With an engaging personality that enables her to “work effectively” with “anyone,” and an innate talent for nurturing students as fellow researchers, Keisha Paxton, professor of psychology and director of California State University, Dominguez Hills’ (CSUDH) Faculty Development Center (FDC), was honored with the 2016 Presidential Outstanding Professor Award.
Paxton will carry the University Mace, an honor reserved for highly distinguished faculty members, at the College of Natural and Behavioral Sciences Commencement Ceremony at 9 a.m. on Friday, May 20.
The Presidential Outstanding Professor Award recognizes “excellence in teaching and overall contributions in research and service as a member of the CSUDH campus community.”
Paxton said she takes great pride in teaching and working at CSUDH, particularly because of the role the university plays in educating such a diverse student population.
“We have educated thousands of students from diverse backgrounds here, many of whom have gone on to earn advanced degrees, but we cannot rest on our laurels,” said Paxton, a tenured professor of psychology who began teaching at CSUDH in 2005. “We have to continue to support our students and see potential in them that they might not see in themselves.”
Paxton’s students benefit from her drive and success as an educator and researcher, and from her skill in developing valuable “educational experiences” for undergraduate and graduate students.
“I take this role [as professor] very seriously, as I have the privilege of playing a significant role in providing our students with a high-quality educational experience,” Paxton noted. “A review of my syllabi shows that a great deal of care and detail goes into the preparation of my courses. Students routinely report to me that they appreciate the organization of my courses; that I follow the syllabi, and that they always know what to expect.”
Paxton was appointed director of the Faculty Development Center in fall 2014. Her overall role is to “develop programming to facilitate effectiveness in teaching among faculty.” Several of her fellow faculty members shared their experiences working with Paxton in faculty award nomination letters, such as Marisela R. Chavez, associate professor and chair of Chicana/Chicano Studies, and a fellow 2016 Faculty Award recipient.
“I have had the pleasure of working with Dr. Paxton in her role as the director of the Faculty Development Center on various projects related to my role as coordinator of high-impact practices for the university,” wrote Chavez. “We worked on planning and organizing the campus’s first High-Impact Practices Teaching Symposium; organizing and coordinating the campus’s first Faculty Learning Community program; and preparing, planning and implementing the ‘Freshman Dream Seminar’ for first-year students.”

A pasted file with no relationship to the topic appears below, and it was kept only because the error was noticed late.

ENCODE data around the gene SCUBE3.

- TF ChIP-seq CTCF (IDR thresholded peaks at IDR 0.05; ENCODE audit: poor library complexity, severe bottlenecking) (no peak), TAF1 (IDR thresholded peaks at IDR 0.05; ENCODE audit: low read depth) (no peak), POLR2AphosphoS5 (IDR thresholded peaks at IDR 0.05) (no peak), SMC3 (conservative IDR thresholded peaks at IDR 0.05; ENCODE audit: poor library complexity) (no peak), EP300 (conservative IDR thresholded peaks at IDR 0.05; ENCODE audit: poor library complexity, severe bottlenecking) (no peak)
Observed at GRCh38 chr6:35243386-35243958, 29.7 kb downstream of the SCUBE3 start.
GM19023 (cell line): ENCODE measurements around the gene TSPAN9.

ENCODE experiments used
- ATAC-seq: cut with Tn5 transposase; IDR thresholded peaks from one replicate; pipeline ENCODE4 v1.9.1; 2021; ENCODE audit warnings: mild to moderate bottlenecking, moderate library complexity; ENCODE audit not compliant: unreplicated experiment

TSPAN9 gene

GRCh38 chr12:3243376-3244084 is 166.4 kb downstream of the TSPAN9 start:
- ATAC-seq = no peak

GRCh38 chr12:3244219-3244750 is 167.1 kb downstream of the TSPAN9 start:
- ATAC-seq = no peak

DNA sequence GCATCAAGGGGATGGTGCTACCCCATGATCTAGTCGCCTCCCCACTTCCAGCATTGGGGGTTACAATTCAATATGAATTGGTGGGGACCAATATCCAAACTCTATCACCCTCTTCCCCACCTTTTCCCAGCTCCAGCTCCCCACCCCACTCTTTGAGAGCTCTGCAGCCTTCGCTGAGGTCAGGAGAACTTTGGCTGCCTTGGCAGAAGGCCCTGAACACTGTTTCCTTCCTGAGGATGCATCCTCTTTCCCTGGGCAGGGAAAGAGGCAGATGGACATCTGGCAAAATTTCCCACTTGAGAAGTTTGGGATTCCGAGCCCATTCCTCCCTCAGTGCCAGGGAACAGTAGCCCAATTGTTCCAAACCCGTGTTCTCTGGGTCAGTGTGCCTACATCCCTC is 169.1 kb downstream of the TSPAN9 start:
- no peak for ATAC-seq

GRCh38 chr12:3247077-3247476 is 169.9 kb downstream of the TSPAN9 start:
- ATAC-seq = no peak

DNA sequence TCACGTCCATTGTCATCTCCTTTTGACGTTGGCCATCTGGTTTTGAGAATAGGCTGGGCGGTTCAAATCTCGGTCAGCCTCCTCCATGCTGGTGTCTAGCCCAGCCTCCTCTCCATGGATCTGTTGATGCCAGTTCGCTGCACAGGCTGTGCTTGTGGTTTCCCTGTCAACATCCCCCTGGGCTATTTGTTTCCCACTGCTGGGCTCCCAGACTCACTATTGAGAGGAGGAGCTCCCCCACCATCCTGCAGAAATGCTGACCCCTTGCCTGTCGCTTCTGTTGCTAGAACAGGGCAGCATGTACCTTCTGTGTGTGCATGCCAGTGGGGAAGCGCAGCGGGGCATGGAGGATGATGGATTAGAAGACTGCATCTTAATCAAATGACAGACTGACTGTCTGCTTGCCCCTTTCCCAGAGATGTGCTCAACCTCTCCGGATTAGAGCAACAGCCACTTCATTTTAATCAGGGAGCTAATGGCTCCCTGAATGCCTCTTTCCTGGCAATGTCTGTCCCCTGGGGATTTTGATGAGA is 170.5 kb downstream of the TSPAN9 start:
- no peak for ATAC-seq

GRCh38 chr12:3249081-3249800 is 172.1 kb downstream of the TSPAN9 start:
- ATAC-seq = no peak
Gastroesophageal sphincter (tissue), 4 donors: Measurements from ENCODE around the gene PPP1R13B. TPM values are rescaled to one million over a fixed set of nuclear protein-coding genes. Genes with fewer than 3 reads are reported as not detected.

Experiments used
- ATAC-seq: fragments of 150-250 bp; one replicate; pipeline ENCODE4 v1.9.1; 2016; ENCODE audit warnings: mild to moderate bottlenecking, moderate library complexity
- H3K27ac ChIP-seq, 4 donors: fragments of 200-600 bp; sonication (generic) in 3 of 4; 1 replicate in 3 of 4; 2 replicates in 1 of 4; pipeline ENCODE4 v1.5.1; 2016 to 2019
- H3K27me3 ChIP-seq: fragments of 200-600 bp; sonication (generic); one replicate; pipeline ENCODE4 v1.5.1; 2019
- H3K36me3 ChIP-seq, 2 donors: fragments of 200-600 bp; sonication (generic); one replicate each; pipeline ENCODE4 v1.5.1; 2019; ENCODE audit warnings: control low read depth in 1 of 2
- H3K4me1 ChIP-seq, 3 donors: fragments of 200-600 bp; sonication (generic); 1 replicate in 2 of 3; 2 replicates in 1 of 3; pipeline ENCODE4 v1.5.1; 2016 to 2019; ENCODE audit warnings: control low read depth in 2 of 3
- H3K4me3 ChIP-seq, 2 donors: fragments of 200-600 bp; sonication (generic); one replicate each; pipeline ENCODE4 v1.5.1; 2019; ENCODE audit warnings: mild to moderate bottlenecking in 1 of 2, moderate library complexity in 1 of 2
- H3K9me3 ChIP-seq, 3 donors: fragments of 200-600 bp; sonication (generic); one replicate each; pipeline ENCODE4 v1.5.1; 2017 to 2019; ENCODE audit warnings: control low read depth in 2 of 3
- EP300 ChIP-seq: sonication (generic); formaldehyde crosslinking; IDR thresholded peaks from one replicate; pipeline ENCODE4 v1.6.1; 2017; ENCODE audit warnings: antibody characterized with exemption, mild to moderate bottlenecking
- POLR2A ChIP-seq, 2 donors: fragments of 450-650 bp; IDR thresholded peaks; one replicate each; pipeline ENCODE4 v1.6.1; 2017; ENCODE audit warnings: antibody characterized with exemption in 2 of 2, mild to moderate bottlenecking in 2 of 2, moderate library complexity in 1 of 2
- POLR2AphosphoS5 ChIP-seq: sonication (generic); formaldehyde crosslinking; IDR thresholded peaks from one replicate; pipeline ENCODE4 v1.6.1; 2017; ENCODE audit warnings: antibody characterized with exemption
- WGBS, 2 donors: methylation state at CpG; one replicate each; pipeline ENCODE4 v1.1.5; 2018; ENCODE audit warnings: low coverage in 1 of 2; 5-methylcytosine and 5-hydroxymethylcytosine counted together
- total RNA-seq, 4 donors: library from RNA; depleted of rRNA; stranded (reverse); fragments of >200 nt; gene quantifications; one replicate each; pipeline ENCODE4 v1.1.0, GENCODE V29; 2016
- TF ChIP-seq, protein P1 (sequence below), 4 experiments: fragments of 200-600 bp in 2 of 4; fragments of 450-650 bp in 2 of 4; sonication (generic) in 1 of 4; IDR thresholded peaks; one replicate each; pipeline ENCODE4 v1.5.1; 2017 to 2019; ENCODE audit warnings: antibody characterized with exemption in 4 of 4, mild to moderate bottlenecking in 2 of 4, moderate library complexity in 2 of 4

Mark Carrier, professor of psychology at CSUDH, believes Paxton’s warm personality is critical to her success in working with colleagues.
“With her ever-present wit and a constant smile on her face, combined with a thoughtfulness for being professional, Keisha is a welcome presence for her students, her research laboratory staff, and her faculty-member teammates,” wrote Carrier in his nomination letter. “Most likely, the interpersonal glow that she generates is also what allows her, more than almost anyone else who I know on campus, to interact with and effectively work with some of the most difficult personalities.”
Paxton’s service extends beyond the Department of Psychology. At the university level, she sits on five Western Association of Schools and Colleges (WASC) Senior College and University Commission committees and taskforces, as well as coordinates both the First-Year Seminar program and the Quality Assurance Program for Effective Online Teaching. She obtained funding from the California State University (CSU) Office of the Chancellor to redesign the course Abnormal Psychology, and a grant to train CSUDH faculty to teach online.
For the CSU, Paxton serves on such leadership bodies as the Faculty Development Council and the Planning Committee for the CSU Symposium on University Teaching. She is also a co-investigator for the California HIV/AIDS Research Program (CHRP), a state-funded grant for AIDS-related research in California.
“During the 15 years I have known Dr. Paxton she has distinguished herself as a conscientious and energetic leader in the field of sexual risk behavior among people of color. I have enormous respect for her research and clinical skills,” said Didra Brown Taylor, a part-time faculty member in CSUDH’s Psychology Department. “Her true métier appears to be the application of community-clinical research paradigms and mentoring student research assistants.”
Paxton’s work has also been published in a variety of peer-reviewed journals, such as American Journal of Community Psychology, Ethnicity and Disease, and the Journal of HIV and Infectious Diseases.
Paxton has also presented research at conferences and symposiums, such as Western Psychological Association, the Society for the Advancement of Chicanos and Native Americans in Science (SACNAS), and the National Council for Black Studies, where students served with her as co-authors or co-presenters based on their research. She has also mentored numerous students to prepare them to present research during CSUDH’s Student Research Day.
“I’ve seen such potential in many of my students, and one of my greatest joys is pointing out those talents to them,” she said. “When we [educators] actively notice their potential to achieve doctorates and continue along the educational pipeline, we are changing the face of academia.”